I gave up trying a long time ago. I don't think there is really ever a balance and trying to maintain that is a recipe for constant guilt. Instead, I create priorities. I decide “what are the important things that I want to achieve,” and then I put a plan in place to make sure they get done. I make sure to be fully present in the moment of whatever I am doing, and whomever I am with, whether it is with my work, my husband or my kids. When someone is with me, they know they have my full attention.
What do you think is the biggest issue for women in the workplace?
I think the biggest issue women in the workplace have is support. Support from both within the workplace and also outside of it. The busiest and most reliable women I know are working moms, and you would hope that policies in the workplace would support that. Working moms shouldn’t be penalized if they have to stay home from work to take care of a sick child, oftentimes, forcing them choose between their children and their paycheck. Outside the workplace, I have found we are still fighting the same battle. Without support, no matter how much women want to "lean in", they will always be pulled out. This support system should and can come from spouses, partners, family, neighbors, friends and ultimately, from governmental policies and programs that make it possible.
How has mentorship made a difference in your professional and personal life?
There is no substitute for a young person when they say they want to do something and someone gives them the opportunity to do it and shows them how to get there. It's like the moment a baby bird discovers it has wings and can fly. The mentors I have had both personally and professionally did this for me and showed me that while they could open one door for me, I was the one that had to walk through it and find the next door and the next door.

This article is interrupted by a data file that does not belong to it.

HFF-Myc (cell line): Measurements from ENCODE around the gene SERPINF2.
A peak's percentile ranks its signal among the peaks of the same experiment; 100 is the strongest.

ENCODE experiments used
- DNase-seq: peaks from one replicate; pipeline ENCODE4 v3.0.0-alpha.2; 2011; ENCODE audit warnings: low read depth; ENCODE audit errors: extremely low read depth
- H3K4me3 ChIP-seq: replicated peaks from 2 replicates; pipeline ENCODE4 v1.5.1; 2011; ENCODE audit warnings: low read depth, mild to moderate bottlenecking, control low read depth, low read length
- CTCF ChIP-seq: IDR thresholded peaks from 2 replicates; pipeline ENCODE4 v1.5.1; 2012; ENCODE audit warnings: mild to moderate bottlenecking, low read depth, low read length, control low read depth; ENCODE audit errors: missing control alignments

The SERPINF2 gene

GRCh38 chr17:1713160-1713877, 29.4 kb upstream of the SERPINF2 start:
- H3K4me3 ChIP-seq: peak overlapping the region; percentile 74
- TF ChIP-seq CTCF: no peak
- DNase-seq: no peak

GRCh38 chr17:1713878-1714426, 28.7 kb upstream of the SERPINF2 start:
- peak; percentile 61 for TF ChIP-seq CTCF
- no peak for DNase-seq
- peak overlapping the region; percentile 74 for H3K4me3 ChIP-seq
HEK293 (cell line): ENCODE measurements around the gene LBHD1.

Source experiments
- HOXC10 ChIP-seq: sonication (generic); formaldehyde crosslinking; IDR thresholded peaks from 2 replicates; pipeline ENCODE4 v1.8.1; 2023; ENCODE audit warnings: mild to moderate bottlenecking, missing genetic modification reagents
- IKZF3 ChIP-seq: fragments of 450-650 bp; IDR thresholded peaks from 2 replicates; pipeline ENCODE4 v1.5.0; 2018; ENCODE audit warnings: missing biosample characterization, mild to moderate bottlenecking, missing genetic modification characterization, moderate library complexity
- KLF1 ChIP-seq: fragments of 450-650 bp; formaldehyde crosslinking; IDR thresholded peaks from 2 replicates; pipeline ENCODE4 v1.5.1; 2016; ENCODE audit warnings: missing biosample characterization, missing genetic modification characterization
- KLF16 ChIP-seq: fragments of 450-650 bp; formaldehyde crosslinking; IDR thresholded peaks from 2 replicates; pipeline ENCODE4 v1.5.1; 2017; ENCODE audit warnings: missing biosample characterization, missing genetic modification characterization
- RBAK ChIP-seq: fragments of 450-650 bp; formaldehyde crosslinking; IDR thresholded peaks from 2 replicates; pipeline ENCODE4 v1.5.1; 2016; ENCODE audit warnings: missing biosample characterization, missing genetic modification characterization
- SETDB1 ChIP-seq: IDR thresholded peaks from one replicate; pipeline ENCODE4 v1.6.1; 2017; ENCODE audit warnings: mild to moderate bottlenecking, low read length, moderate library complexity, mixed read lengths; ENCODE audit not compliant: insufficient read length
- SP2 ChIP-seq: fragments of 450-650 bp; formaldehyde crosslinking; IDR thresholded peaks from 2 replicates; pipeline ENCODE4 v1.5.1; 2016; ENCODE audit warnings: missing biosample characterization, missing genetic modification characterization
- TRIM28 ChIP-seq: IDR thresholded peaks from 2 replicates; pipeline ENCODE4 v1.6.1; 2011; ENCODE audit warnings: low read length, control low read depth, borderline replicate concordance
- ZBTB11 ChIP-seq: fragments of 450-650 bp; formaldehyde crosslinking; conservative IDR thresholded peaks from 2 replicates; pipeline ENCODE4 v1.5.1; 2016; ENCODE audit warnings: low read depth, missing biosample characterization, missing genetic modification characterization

Which other female leaders do you admire and why?
It's cliché but I would have to say Golda Meir, but probably not for the reasons most people would say. I admire her for operating in a man's world, but not by wearing feminism on her sleeve. She went for her principles, was guided by her vision, she did not shy from parental or female responsibilities, yet was able to be a marker on the world stage. In fact, the essay, entitled "The Reluctant Feminist," published in 2014, shows how she had a very strong personality on the one hand but was emotional on the other. I think Golda shows that it is possible to be a decisive and impactful person while still being passionate and compassionate. Another person that I admire is Malala Yousafzai. I think that her battle and subsequent advocacy for girls in education is inspiring on multiple levels - not only what she had to overcome, and her recognition as the youngest person ever to receive the Nobel Peace Prize, but the message she is delivering, that can touch every single girl around the world. There is much written about how women and girls perceive themselves and people like her can give others the ability to see through the toughest circumstances that they may be under and give them hope for their future.
What do you want BioCatch to accomplish in the next year?
BioCatch is at a point of inflection and growth that I want that to happen in a meaningful way. The company has enormous potential to be a major player in addressing some of the most intractable fraud and cybersecurity challenges that we face as a society today. In order to do this, we need to be good partners on the business side and harness the innovation that is coming from our research and development team to create new capabilities on the technical side. There are opportunities to extend into new verticals and to leverage synergies with other market players that address things like cross-channel fraud, insurance fraud and other cybercrimes that affect enterprises across the board.